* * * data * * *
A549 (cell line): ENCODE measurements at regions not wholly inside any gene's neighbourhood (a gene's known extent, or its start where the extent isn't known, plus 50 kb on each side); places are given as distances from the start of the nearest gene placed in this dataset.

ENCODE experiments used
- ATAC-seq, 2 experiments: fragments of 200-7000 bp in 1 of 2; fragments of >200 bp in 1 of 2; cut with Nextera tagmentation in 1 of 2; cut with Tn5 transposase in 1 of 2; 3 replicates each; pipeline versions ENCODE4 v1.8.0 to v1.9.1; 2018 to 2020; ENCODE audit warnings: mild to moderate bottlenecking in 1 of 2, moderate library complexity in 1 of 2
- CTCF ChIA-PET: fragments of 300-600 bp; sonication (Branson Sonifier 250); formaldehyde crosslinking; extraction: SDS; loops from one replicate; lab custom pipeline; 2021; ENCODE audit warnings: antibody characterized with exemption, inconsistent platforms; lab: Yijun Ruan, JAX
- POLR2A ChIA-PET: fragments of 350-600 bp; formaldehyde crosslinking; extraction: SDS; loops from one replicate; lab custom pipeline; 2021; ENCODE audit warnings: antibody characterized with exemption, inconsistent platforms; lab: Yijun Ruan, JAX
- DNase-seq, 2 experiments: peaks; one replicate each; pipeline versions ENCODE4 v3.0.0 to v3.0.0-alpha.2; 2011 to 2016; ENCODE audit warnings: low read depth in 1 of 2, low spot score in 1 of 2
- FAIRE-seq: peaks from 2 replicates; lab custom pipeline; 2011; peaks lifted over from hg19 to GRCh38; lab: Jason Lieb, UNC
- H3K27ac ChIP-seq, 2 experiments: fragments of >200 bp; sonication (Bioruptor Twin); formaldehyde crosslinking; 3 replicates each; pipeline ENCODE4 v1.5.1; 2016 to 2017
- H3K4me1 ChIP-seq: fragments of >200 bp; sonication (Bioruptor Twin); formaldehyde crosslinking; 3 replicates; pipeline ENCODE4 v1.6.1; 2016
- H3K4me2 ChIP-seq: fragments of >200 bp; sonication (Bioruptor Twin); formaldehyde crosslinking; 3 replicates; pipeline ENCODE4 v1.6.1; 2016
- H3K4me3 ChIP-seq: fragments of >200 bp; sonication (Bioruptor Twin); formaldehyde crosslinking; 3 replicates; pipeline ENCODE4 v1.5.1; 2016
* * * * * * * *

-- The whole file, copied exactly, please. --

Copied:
A549 (cell line): ENCODE measurements at regions not wholly inside any gene's neighbourhood (a gene's known extent, or its start where the extent isn't known, plus 50 kb on each side); places are given as distances from the start of the nearest gene placed in this dataset.

ENCODE experiments used
- ATAC-seq, 2 experiments: fragments of 200-7000 bp in 1 of 2; fragments of >200 bp in 1 of 2; cut with Nextera tagmentation in 1 of 2; cut with Tn5 transposase in 1 of 2; 3 replicates each; pipeline versions ENCODE4 v1.8.0 to v1.9.1; 2018 to 2020; ENCODE audit warnings: mild to moderate bottlenecking in 1 of 2, moderate library complexity in 1 of 2
- CTCF ChIA-PET: fragments of 300-600 bp; sonication (Branson Sonifier 250); formaldehyde crosslinking; extraction: SDS; loops from one replicate; lab custom pipeline; 2021; ENCODE audit warnings: antibody characterized with exemption, inconsistent platforms; lab: Yijun Ruan, JAX
- POLR2A ChIA-PET: fragments of 350-600 bp; formaldehyde crosslinking; extraction: SDS; loops from one replicate; lab custom pipeline; 2021; ENCODE audit warnings: antibody characterized with exemption, inconsistent platforms; lab: Yijun Ruan, JAX
- DNase-seq, 2 experiments: peaks; one replicate each; pipeline versions ENCODE4 v3.0.0 to v3.0.0-alpha.2; 2011 to 2016; ENCODE audit warnings: low read depth in 1 of 2, low spot score in 1 of 2
- FAIRE-seq: peaks from 2 replicates; lab custom pipeline; 2011; peaks lifted over from hg19 to GRCh38; lab: Jason Lieb, UNC
- H3K27ac ChIP-seq, 2 experiments: fragments of >200 bp; sonication (Bioruptor Twin); formaldehyde crosslinking; 3 replicates each; pipeline ENCODE4 v1.5.1; 2016 to 2017
- H3K4me1 ChIP-seq: fragments of >200 bp; sonication (Bioruptor Twin); formaldehyde crosslinking; 3 replicates; pipeline ENCODE4 v1.6.1; 2016
- H3K4me2 ChIP-seq: fragments of >200 bp; sonication (Bioruptor Twin); formaldehyde crosslinking; 3 replicates; pipeline ENCODE4 v1.6.1; 2016
- H3K4me3 ChIP-seq: fragments of >200 bp; sonication (Bioruptor Twin); formaldehyde crosslinking; 3 replicates; pipeline ENCODE4 v1.5.1; 2016